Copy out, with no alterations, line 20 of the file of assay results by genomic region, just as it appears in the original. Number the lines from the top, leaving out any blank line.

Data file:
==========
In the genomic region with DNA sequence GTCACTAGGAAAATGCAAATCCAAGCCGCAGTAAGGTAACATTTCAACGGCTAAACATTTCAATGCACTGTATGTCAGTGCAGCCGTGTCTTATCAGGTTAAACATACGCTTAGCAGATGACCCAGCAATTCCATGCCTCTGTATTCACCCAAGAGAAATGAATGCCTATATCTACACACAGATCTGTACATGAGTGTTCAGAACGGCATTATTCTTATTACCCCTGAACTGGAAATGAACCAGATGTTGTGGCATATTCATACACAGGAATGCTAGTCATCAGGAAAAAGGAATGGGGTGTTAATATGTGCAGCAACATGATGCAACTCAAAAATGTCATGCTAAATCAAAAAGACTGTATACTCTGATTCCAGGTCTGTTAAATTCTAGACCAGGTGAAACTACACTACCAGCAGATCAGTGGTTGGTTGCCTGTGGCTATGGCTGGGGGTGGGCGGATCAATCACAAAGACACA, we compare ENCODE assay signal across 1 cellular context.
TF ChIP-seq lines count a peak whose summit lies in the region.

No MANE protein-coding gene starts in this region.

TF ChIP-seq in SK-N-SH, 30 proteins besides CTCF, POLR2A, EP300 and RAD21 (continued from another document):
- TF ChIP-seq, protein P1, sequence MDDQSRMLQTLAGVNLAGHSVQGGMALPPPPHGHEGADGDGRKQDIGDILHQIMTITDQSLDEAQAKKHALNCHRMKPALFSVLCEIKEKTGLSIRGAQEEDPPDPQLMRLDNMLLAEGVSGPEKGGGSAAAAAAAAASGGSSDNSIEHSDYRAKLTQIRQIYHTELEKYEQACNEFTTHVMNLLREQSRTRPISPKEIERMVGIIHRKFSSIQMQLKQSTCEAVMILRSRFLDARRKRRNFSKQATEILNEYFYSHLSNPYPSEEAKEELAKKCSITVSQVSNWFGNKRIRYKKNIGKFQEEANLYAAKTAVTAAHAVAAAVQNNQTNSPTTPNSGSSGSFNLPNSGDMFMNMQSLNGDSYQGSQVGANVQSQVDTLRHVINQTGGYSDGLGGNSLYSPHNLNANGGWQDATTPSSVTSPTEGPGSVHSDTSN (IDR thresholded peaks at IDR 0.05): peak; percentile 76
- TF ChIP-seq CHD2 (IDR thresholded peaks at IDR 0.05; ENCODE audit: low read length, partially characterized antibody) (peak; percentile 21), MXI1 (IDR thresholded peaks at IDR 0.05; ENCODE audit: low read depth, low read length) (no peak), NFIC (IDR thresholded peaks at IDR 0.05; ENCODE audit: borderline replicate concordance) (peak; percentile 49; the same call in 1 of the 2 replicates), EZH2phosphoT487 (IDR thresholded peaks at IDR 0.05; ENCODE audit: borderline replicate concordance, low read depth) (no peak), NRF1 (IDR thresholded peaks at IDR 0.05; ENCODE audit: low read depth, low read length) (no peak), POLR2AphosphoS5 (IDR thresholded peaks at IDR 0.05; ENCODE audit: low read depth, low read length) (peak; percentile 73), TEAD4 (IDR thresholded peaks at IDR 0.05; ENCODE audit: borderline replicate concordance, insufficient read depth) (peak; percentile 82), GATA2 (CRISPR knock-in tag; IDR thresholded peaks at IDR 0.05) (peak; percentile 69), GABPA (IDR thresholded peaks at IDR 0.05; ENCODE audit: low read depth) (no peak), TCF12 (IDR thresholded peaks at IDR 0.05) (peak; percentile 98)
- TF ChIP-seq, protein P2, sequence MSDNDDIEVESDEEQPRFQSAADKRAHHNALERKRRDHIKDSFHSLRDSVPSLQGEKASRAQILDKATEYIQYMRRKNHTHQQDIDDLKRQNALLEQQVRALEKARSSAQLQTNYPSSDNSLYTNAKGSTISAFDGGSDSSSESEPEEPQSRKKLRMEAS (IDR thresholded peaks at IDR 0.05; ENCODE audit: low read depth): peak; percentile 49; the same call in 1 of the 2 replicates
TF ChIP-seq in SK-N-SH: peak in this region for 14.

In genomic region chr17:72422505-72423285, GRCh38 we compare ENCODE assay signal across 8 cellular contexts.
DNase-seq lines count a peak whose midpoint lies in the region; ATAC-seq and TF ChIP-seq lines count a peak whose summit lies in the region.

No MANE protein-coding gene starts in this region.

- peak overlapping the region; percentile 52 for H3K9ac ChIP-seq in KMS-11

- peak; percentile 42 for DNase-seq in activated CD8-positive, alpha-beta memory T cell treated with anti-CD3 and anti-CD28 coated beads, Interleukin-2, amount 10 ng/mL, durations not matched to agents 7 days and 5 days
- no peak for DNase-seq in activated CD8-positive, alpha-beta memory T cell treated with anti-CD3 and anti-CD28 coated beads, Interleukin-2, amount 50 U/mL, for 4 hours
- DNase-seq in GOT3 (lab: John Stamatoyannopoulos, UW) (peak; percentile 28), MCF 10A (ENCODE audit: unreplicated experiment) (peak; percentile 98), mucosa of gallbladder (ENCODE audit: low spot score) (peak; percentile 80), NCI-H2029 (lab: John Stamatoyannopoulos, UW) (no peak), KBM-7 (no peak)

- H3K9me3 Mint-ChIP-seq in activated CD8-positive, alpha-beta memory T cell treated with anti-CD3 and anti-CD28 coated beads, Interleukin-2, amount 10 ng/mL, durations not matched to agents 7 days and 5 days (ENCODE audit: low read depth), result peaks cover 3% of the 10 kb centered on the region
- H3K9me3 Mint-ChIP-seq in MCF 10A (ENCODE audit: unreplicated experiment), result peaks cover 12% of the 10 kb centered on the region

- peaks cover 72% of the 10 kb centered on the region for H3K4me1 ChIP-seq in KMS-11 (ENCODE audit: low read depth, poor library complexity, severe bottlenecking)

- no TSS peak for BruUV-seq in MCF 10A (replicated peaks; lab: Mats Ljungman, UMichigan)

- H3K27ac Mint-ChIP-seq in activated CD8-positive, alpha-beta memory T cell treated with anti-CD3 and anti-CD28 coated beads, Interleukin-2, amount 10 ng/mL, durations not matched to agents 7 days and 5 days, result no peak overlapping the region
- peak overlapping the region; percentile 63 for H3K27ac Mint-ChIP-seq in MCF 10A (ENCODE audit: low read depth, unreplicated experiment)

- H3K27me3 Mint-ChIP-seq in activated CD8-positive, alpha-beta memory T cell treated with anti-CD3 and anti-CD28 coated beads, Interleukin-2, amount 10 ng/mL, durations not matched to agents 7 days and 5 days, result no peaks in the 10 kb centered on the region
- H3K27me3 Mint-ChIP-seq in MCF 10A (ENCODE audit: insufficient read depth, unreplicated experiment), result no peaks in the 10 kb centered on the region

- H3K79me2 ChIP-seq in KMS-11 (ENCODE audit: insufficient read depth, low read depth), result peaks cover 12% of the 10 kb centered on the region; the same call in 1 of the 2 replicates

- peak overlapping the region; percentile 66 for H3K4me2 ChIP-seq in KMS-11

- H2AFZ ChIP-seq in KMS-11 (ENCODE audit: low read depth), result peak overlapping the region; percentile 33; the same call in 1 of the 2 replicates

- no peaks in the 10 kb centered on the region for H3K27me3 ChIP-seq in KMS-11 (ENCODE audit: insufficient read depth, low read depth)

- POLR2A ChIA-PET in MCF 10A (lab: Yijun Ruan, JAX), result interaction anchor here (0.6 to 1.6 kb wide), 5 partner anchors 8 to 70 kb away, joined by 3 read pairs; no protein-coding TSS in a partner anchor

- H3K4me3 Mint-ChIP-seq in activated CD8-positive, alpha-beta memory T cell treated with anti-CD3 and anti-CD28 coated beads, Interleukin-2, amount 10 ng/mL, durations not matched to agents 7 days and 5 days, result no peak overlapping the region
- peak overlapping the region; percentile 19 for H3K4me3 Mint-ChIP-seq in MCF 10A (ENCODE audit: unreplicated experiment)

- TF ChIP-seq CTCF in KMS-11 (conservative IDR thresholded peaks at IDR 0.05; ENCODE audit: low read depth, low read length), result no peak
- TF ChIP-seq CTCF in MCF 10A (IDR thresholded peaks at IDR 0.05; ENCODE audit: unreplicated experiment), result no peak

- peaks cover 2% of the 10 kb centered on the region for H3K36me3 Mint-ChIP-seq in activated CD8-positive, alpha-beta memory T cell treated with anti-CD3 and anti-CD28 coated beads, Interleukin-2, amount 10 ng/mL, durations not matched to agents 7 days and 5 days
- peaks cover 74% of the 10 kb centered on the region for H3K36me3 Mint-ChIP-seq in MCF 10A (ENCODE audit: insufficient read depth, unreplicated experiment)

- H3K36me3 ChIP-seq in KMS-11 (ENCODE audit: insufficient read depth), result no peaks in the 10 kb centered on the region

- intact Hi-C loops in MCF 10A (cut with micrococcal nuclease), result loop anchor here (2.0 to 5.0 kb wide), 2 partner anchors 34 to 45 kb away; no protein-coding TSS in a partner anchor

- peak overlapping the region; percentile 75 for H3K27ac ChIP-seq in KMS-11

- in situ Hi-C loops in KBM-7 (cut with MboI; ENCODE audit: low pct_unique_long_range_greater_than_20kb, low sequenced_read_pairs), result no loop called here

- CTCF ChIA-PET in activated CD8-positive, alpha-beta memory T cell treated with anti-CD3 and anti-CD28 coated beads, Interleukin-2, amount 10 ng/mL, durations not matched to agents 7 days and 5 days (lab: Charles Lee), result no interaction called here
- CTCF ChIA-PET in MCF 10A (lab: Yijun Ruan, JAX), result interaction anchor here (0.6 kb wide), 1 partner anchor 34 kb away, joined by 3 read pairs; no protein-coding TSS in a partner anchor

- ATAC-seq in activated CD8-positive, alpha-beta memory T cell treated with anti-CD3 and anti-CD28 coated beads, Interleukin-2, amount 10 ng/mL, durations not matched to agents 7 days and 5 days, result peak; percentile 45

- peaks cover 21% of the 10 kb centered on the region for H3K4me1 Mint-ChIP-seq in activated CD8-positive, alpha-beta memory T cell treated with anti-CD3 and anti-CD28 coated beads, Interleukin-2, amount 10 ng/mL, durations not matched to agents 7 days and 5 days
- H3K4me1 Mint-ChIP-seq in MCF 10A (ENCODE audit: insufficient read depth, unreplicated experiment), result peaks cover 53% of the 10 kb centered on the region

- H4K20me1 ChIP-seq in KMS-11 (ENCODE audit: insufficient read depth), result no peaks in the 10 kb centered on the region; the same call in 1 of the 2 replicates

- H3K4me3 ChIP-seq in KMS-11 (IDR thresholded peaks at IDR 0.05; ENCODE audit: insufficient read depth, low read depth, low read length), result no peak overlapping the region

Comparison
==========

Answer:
- H3K27ac Mint-ChIP-seq in activated CD8-positive, alpha-beta memory T cell treated with anti-CD3 and anti-CD28 coated beads, Interleukin-2, amount 10 ng/mL, durations not matched to agents 7 days and 5 days, result no peak overlapping the region